A Truth Stretched Too Far

I have a friend who sometimes tells me things, and sometimes I don’t reply in words, but make a kind of snorting, raised eyebrowed guffaw noise. It means something like, ‘pull the other one’ or, ‘you can’t fool me!’ or ‘the wool isn’t over my eyes, good friend of mine!’ And he, knowing my proclivities for fiction, says ‘the treacherous are ever mistrustful.’ It sounds like a quotation, but, lazy-librarian that I am, have never bothered to ask or look it up.

Today I heard something that took the biscuit. Took it and snaffled it in a corner, mocking my incredulity. What happened was this:

I’m new where I work, and there’s lots of things left in my office from the last person. One of the things was a list of jobs that needed doing every week. One of the things on the list was ‘clean out fish.’ It isn’t a big library, and I quickly ascertained that there were no fish. I’m glad about that. I had some fish once. Crosby, Stills and Nash. One morning I came down to see Nash and Crosby feasting on the scaleless, eyeless corpse of their deceased band-member. He was removed and the remaining members renamed – Simon and Garfunkel. Another few days quickly revealed Garfunkel to be the murdering cannibal that he was, and we had to rename him Elvis. He didn’t last long on his own either. So I won’t get fish again, and I was glad there weren’t any to look after in the library.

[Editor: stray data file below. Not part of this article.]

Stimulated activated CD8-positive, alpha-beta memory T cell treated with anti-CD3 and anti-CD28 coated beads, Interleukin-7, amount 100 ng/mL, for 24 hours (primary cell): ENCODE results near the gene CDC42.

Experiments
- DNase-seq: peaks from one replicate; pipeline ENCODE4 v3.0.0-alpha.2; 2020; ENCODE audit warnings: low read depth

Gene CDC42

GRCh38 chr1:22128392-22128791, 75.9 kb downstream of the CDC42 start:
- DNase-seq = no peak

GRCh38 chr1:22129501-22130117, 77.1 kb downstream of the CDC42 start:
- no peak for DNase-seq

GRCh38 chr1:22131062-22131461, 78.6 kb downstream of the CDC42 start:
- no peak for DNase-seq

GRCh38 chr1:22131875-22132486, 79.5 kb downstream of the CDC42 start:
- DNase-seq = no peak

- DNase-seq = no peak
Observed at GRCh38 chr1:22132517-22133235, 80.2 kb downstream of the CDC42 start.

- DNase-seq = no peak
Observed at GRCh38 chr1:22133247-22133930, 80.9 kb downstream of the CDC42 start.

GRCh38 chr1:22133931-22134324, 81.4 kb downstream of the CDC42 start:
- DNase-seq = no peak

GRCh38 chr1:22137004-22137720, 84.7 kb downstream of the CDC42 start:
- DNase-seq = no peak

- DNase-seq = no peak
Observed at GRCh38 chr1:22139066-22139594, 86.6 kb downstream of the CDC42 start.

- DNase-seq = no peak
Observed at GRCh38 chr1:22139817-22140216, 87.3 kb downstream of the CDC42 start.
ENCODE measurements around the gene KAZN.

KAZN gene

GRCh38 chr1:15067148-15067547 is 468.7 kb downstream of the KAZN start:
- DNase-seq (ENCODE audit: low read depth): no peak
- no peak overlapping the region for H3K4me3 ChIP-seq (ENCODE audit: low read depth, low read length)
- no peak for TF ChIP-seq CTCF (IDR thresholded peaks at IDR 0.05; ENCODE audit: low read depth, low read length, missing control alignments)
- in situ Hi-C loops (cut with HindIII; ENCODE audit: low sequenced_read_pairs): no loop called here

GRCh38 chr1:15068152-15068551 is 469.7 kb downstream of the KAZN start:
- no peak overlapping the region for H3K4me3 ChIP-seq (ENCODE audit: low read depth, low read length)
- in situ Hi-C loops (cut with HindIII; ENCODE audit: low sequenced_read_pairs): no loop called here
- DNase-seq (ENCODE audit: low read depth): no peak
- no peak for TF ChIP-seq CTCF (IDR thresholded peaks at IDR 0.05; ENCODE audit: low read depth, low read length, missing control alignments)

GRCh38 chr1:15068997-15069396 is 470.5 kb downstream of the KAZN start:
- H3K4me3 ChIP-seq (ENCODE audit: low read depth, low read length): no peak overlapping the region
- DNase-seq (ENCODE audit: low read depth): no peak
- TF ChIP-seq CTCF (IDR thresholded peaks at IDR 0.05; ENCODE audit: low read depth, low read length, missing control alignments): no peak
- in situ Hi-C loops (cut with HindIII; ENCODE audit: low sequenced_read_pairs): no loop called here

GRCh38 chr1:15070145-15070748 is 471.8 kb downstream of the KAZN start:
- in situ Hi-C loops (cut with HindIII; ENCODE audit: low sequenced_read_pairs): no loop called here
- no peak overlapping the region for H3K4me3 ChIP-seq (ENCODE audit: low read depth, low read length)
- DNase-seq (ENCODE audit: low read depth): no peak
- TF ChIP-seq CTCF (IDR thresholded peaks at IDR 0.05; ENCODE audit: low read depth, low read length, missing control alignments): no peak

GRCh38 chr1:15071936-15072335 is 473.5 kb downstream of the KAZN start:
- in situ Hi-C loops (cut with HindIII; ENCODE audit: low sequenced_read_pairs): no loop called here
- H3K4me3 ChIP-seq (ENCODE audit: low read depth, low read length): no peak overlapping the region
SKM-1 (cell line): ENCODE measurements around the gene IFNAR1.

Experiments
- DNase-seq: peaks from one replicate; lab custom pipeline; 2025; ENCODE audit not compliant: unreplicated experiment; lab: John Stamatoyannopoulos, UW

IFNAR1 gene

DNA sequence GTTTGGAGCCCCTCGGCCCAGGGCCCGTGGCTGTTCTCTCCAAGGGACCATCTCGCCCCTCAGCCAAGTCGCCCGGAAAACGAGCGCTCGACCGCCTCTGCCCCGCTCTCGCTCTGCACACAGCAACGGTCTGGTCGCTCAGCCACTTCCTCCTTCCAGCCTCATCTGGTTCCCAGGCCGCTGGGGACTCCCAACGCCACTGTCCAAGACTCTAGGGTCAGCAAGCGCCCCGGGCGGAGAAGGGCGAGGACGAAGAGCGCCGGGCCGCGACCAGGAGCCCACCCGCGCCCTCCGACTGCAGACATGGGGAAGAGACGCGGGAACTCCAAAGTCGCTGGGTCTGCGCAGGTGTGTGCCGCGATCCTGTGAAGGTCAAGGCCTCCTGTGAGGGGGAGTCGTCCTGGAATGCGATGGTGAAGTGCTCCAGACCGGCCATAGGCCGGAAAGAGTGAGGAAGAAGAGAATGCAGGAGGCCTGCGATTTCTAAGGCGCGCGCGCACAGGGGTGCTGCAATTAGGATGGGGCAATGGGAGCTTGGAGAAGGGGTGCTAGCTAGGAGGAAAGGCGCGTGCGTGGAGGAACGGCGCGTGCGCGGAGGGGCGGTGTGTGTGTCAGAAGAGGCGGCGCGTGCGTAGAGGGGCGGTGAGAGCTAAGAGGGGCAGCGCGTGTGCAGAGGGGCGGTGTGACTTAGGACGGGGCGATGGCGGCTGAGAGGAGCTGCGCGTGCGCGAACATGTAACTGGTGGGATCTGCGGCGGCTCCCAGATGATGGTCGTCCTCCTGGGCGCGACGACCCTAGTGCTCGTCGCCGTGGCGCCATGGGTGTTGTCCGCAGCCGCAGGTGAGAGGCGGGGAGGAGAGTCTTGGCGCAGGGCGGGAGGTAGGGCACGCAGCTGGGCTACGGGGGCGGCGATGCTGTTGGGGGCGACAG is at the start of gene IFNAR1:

Apparently there was a tank, once, with some happy goldfish swimming about between their weekly cleanings. And then, one afternoon, it became apparent that all our fish were missing. Clearly they didn’t run away – it is a prison, after all, and there aren’t that many places to go. I’m pretty sure the library is the nicest place to be in the prison. But I would say that. Anyway. Lots of things go missing in the library – the books and the CDs and pens, every time they aren’t in your tightly-clenched fist. Paperclips and sticky tape and everything, generally, that isn’t nailed down. We lock most of it up, but you can’t nail down fish.

My assistant seems to think a couple of our (hungrier, more adventurous?) borrowers fancied themselves some goldfish on toast. They left the tank and the water for a few days in case someone brought them back, but it never happened. She is convinced someone ate them. Ate the goldfish. Now I am struggling with this, but even with my novelist’s imagination I can’t quite imagine anything else. Which makes me feel a bit sad, and very entertained. 

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